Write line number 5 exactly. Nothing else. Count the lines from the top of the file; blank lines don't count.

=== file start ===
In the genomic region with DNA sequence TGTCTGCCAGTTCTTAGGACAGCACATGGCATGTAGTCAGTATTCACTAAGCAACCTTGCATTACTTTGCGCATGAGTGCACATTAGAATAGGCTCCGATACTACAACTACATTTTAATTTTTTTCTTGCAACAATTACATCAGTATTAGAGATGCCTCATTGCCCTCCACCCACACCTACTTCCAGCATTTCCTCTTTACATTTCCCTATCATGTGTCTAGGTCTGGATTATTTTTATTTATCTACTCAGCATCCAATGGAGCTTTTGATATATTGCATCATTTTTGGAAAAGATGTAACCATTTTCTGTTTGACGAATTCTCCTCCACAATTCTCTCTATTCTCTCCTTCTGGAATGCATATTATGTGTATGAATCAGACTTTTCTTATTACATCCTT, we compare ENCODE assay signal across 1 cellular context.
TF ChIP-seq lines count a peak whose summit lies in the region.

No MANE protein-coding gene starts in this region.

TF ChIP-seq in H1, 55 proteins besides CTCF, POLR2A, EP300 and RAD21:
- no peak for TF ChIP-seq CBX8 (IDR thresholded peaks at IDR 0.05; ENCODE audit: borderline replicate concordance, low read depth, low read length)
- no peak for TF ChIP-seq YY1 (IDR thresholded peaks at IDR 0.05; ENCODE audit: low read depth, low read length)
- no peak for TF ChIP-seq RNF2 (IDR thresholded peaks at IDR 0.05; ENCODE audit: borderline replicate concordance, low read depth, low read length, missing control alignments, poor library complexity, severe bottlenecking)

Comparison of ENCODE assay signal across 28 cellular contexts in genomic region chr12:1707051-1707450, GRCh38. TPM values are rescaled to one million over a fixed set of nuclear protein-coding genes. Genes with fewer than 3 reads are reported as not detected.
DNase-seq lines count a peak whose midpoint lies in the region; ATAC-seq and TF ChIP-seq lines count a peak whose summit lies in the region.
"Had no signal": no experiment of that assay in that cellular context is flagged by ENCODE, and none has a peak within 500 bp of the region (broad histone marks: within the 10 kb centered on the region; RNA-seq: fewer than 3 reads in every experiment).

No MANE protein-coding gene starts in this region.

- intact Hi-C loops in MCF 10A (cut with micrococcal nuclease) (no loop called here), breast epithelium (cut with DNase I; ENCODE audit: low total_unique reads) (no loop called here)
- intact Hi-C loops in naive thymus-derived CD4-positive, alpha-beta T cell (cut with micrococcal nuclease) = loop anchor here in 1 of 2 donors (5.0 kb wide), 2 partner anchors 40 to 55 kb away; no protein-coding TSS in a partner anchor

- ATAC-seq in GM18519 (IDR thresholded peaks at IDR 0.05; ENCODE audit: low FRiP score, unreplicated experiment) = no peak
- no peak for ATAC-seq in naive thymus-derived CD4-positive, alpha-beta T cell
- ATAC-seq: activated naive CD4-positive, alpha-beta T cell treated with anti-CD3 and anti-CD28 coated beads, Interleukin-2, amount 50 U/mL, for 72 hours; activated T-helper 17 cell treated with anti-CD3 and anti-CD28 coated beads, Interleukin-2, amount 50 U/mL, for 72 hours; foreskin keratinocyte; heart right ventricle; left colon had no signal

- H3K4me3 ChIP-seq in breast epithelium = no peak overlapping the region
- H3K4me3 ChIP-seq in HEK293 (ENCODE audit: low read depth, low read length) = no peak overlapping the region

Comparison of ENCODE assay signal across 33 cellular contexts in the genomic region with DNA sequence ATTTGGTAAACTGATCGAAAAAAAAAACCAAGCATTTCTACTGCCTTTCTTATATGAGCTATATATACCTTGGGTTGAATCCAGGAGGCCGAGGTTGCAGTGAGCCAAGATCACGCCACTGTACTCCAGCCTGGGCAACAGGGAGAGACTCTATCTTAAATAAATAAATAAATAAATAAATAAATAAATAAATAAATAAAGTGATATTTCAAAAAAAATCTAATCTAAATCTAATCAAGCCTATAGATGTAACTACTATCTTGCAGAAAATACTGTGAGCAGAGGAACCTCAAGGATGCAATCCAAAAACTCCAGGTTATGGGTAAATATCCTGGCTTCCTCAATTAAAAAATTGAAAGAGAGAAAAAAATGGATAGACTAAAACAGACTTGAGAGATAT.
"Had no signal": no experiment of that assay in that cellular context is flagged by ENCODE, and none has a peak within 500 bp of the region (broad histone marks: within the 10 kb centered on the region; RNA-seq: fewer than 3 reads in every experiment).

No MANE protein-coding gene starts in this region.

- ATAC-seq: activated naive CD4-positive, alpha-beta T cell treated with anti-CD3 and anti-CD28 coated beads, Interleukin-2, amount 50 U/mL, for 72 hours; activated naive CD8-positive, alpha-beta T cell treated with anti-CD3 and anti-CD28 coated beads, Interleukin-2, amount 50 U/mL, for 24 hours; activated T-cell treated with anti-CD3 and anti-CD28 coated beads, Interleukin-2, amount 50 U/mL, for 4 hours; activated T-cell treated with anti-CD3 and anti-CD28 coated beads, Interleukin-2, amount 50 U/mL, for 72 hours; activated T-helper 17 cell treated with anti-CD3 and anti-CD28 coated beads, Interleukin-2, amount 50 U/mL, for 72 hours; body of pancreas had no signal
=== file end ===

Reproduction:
- no peak for TF ChIP-seq CBX8 (IDR thresholded peaks at IDR 0.05; ENCODE audit: borderline replicate concordance, low read depth, low read length)